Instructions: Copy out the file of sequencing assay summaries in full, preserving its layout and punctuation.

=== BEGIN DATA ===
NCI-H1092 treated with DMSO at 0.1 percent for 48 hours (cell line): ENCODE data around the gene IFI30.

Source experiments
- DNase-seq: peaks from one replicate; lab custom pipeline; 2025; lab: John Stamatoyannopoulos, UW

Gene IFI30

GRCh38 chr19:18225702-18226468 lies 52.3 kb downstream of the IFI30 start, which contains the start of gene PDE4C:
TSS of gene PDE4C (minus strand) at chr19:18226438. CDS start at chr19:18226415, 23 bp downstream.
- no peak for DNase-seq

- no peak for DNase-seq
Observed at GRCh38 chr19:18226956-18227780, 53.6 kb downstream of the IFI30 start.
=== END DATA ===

NCI-H1092 treated with DMSO at 0.1 percent for 48 hours (cell line): ENCODE data around the gene IFI30.

Source experiments
- DNase-seq: peaks from one replicate; lab custom pipeline; 2025; lab: John Stamatoyannopoulos, UW

Gene IFI30

GRCh38 chr19:18225702-18226468 lies 52.3 kb downstream of the IFI30 start, which contains the start of gene PDE4C:
TSS of gene PDE4C (minus strand) at chr19:18226438. CDS start at chr19:18226415, 23 bp downstream.
- no peak for DNase-seq

- no peak for DNase-seq
Observed at GRCh38 chr19:18226956-18227780, 53.6 kb downstream of the IFI30 start.